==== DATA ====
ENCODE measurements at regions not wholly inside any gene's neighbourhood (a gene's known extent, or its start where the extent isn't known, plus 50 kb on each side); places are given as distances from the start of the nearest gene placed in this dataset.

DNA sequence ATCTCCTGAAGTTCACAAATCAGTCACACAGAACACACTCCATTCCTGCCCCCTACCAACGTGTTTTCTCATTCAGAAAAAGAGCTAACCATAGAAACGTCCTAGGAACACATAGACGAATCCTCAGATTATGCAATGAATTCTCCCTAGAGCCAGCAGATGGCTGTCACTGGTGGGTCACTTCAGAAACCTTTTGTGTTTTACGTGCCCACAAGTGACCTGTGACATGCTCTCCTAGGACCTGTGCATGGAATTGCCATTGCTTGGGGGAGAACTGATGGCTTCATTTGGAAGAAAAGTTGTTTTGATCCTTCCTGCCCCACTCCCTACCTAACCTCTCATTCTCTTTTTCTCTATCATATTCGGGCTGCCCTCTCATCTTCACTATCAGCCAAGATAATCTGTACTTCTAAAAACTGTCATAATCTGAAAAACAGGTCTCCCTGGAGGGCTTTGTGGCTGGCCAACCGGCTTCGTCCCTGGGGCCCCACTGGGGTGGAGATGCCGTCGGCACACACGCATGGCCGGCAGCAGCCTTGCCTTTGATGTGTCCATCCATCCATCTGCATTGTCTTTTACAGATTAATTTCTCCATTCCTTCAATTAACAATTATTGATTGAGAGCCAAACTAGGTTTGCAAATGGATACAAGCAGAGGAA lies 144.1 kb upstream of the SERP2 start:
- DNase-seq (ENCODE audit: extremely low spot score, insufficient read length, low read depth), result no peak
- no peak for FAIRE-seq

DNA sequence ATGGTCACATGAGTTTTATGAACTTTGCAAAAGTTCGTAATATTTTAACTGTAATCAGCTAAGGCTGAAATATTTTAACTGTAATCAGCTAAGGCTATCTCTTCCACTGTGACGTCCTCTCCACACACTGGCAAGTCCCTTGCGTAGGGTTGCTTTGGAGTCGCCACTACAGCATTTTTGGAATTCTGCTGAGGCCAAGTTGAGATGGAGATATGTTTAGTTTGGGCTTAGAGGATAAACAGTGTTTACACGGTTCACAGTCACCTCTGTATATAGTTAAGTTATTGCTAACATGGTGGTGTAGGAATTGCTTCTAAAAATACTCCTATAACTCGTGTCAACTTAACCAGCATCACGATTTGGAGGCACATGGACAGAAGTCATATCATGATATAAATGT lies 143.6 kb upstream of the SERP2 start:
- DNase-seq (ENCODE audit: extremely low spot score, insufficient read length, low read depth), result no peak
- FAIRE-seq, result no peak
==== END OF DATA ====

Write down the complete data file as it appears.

ENCODE measurements at regions not wholly inside any gene's neighbourhood (a gene's known extent, or its start where the extent isn't known, plus 50 kb on each side); places are given as distances from the start of the nearest gene placed in this dataset.

DNA sequence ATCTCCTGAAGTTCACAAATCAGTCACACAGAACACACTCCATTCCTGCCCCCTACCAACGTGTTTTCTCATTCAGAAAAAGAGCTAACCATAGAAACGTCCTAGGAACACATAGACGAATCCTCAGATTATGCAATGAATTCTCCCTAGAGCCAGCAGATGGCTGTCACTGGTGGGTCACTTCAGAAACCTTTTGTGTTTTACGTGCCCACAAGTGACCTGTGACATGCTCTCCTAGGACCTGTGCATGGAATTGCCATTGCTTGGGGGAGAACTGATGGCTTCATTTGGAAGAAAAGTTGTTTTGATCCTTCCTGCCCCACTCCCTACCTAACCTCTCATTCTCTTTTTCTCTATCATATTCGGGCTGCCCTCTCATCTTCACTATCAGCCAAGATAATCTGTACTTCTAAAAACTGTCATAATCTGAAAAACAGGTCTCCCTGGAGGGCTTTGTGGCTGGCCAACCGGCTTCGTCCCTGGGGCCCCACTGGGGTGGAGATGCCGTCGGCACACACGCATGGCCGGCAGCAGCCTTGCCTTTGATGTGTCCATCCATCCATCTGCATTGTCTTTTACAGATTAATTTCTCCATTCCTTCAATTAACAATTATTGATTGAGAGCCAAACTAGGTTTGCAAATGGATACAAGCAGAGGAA lies 144.1 kb upstream of the SERP2 start:
- DNase-seq (ENCODE audit: extremely low spot score, insufficient read length, low read depth), result no peak
- no peak for FAIRE-seq

DNA sequence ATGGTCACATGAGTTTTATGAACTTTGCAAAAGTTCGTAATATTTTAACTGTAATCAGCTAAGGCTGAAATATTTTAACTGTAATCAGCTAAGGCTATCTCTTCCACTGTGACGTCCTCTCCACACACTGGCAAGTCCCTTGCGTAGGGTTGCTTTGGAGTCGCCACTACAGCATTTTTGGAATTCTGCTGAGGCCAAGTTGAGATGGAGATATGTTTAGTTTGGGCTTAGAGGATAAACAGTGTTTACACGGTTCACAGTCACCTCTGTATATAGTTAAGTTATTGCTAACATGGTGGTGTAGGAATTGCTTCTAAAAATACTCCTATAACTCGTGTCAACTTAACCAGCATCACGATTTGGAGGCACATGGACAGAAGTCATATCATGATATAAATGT lies 143.6 kb upstream of the SERP2 start:
- DNase-seq (ENCODE audit: extremely low spot score, insufficient read length, low read depth), result no peak
- FAIRE-seq, result no peak